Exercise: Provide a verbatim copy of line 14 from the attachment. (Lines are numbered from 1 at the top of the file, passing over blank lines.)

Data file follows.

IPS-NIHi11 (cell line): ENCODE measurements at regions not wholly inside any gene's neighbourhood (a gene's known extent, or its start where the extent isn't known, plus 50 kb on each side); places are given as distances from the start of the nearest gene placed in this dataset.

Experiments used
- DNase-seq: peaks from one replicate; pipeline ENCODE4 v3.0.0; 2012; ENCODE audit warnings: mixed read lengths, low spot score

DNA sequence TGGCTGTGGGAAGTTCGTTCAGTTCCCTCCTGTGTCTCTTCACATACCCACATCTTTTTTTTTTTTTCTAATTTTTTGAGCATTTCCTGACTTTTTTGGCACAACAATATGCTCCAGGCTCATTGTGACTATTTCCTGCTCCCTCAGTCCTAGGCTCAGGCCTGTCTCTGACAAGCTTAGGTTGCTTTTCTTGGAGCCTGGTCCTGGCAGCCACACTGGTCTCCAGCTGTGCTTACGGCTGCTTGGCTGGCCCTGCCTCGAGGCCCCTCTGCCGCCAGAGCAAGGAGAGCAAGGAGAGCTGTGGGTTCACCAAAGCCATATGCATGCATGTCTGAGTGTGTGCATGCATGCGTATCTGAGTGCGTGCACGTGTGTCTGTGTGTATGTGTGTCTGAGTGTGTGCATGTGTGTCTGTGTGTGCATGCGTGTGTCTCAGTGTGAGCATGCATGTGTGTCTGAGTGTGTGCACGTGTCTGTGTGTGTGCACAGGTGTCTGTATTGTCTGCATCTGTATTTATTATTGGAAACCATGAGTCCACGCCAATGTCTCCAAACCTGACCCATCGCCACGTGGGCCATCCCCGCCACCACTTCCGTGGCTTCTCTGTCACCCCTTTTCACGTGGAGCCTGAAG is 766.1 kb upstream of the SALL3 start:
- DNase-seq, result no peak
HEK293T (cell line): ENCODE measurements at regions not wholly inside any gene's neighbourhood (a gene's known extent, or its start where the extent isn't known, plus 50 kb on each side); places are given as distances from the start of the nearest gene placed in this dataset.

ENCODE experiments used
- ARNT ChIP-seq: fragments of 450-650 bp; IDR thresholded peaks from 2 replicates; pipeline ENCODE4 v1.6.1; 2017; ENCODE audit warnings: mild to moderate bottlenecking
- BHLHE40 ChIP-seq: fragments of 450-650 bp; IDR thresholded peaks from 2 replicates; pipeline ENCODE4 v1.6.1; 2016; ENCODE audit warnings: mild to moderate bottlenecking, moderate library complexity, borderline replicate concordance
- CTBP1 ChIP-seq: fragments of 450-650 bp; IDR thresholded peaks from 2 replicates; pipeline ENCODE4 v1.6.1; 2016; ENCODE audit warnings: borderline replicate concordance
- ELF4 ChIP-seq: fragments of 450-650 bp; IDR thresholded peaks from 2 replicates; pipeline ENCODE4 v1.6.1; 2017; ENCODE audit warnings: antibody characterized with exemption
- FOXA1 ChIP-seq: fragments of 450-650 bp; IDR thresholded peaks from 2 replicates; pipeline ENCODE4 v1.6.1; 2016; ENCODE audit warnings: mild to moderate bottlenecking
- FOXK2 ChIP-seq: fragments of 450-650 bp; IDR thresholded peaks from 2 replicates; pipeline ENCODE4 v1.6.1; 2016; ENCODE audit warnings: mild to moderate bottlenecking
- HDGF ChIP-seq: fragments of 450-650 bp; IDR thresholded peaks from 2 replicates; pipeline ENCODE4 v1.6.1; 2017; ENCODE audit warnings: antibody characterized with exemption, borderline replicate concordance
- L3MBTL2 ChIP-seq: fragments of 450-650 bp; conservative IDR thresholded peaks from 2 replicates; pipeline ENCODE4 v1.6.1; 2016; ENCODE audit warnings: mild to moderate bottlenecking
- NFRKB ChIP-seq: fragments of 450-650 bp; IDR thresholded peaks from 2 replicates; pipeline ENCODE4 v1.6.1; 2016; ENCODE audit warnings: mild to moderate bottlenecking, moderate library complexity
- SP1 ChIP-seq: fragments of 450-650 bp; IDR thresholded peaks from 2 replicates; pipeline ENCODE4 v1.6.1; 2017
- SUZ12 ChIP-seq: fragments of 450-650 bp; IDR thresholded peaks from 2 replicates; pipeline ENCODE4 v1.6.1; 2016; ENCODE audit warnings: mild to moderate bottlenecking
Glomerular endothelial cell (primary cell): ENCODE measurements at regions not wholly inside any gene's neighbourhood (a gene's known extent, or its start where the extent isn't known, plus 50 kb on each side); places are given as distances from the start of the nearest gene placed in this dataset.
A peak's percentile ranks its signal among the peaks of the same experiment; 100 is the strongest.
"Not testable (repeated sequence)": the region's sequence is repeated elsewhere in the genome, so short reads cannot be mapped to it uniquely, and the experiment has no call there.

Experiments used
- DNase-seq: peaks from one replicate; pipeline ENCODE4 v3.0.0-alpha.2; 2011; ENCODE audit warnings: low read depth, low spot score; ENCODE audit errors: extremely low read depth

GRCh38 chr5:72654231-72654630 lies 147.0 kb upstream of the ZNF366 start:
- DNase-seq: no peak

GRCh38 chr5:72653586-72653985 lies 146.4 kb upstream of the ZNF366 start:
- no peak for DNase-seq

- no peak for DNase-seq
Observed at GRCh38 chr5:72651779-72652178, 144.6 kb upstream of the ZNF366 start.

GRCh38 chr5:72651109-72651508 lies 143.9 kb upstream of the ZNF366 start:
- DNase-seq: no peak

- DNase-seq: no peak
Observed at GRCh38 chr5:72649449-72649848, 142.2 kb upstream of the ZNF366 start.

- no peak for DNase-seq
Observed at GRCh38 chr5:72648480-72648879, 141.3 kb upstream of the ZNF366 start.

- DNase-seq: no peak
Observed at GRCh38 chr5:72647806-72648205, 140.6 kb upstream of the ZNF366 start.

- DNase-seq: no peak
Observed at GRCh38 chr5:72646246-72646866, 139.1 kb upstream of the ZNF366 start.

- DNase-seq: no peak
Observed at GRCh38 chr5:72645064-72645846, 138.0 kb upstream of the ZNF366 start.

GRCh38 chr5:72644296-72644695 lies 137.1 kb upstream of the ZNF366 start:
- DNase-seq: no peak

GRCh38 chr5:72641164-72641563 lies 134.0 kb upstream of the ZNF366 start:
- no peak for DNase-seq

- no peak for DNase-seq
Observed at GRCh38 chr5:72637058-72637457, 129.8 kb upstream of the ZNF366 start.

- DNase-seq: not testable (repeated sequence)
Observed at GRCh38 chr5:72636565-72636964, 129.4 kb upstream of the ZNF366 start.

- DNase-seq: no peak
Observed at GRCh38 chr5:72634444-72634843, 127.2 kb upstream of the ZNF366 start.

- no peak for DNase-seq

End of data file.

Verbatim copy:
- HDGF ChIP-seq: fragments of 450-650 bp; IDR thresholded peaks from 2 replicates; pipeline ENCODE4 v1.6.1; 2017; ENCODE audit warnings: antibody characterized with exemption, borderline replicate concordance